I’m sure I evaluate the Bible differently from secular scholars in some ways, but for the purposes of these two lectures, it really doesn’t matter. The things I lay out are things that there’s broad agreement on. (Plus, you might consider the possibility that a Christian’s faith stems from his coming to the conclusion that the Bible is a reliable source. In other words, the cause and effect could be different from the way you’ve framed them.)
Secular scholars will use the Bible to teach Hebrew history as well. As I said in the lecture, there’s not much else to go on for most of Hebrew history.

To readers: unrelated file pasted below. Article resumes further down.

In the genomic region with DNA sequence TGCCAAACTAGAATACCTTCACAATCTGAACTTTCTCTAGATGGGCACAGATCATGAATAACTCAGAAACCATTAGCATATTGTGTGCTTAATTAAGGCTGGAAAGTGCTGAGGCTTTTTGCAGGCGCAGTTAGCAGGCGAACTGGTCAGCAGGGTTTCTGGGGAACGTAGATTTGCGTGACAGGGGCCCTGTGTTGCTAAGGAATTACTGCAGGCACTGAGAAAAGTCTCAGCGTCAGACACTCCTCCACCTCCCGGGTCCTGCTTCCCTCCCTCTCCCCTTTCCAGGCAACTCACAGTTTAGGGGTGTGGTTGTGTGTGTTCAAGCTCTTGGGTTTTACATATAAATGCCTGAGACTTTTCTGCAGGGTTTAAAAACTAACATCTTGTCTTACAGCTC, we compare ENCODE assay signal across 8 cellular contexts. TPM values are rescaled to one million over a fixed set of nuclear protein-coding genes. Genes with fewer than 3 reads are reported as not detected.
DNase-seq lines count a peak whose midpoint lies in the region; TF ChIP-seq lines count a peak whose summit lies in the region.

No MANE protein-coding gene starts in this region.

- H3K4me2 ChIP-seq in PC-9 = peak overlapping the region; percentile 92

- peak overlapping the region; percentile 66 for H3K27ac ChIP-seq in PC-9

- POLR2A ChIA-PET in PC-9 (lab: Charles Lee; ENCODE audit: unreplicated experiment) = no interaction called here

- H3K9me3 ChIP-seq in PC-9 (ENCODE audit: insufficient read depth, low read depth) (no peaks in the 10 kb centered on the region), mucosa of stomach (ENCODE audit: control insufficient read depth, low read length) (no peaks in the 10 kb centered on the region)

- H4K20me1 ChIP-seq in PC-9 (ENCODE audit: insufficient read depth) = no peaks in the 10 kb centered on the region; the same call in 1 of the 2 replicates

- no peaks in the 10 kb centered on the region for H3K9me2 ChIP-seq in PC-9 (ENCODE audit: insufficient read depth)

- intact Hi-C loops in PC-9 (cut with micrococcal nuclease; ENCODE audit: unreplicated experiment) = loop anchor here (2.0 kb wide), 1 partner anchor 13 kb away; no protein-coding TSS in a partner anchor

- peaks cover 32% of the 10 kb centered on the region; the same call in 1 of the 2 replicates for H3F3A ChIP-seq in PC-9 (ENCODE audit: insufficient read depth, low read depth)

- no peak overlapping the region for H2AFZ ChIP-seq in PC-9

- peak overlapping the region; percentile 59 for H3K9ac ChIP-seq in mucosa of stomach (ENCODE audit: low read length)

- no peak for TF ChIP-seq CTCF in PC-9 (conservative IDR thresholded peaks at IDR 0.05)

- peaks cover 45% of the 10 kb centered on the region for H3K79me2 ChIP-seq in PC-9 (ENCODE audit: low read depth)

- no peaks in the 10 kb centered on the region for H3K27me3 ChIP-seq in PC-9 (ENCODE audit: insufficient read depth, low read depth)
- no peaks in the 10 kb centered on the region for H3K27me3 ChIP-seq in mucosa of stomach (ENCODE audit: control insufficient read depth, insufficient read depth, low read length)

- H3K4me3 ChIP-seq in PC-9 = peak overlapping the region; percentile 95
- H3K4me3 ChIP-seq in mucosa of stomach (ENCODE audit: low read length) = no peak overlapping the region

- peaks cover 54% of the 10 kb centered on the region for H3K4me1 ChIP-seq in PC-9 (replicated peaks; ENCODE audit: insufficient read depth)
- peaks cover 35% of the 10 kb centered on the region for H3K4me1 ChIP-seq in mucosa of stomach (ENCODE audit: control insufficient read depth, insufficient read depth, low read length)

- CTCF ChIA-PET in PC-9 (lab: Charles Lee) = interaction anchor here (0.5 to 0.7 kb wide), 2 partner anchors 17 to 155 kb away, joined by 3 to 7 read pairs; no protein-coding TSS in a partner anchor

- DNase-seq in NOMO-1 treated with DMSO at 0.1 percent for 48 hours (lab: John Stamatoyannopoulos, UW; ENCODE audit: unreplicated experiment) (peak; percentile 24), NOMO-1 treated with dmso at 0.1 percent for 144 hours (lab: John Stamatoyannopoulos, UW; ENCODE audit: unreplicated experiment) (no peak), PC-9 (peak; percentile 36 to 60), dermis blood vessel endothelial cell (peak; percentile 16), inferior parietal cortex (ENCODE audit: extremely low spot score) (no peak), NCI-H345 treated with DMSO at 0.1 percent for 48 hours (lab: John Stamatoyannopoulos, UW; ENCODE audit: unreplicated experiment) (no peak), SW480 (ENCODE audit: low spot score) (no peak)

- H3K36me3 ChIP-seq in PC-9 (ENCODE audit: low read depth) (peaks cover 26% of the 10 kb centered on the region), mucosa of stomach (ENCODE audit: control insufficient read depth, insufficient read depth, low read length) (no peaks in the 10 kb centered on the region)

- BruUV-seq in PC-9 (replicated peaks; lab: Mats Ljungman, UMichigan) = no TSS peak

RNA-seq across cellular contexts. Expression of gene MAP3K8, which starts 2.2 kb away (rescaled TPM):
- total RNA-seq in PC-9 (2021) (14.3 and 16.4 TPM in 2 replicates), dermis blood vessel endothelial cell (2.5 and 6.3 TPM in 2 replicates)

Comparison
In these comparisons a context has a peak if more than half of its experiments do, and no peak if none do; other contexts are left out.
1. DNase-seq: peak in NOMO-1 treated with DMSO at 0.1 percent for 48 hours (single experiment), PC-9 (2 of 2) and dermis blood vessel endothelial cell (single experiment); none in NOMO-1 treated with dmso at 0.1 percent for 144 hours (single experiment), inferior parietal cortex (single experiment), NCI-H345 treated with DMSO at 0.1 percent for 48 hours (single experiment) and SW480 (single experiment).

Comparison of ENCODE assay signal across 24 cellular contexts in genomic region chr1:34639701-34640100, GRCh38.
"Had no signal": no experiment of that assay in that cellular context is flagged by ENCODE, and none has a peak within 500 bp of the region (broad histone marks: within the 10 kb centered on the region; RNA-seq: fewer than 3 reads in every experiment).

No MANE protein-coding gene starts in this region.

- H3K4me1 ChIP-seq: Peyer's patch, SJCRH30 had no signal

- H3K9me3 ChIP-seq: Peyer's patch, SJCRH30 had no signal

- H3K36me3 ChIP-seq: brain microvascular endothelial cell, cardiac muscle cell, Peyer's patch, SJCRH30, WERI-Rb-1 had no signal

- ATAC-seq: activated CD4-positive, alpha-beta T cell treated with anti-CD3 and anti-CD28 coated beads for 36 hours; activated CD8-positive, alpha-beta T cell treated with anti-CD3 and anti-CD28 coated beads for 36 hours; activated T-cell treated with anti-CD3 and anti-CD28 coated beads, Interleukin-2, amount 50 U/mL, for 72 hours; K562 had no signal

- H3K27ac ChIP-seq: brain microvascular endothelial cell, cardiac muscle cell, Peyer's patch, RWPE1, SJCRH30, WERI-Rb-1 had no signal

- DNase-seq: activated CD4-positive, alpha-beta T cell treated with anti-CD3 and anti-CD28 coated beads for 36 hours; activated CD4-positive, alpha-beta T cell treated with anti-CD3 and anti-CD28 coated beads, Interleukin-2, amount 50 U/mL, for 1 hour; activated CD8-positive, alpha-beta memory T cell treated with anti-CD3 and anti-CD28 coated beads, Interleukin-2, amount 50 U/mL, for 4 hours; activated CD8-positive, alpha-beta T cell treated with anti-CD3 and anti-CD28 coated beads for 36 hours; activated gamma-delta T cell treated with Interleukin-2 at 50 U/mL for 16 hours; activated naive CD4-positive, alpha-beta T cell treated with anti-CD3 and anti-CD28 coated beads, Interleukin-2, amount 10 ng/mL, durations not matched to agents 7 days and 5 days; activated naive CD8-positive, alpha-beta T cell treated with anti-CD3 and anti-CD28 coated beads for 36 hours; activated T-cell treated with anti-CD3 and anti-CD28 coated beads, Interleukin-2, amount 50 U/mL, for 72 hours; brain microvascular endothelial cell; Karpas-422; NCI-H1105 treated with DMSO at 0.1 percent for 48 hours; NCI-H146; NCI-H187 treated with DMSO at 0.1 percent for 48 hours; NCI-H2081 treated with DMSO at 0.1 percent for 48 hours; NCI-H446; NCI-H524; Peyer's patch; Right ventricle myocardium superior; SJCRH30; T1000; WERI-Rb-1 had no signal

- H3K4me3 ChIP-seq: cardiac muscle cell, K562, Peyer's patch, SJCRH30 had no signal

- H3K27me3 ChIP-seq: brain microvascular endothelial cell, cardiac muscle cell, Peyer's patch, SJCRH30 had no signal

The purpose of the two lectures is to help establish the importance of the Hebrews in the history of Western civilization, I think the conveying of the Biblical narrative is the best way to accomplish that. Whether or not the stories are authentic, the simple fact is that for about 1,500 years nearly everyone in the West accepted them as true, and they helped to shape the way the civilization developed in a number of important ways. So it’s important for a student of Western civilization to be familiar with them.
I hope this helps to explain why the lectures are structured the way they are.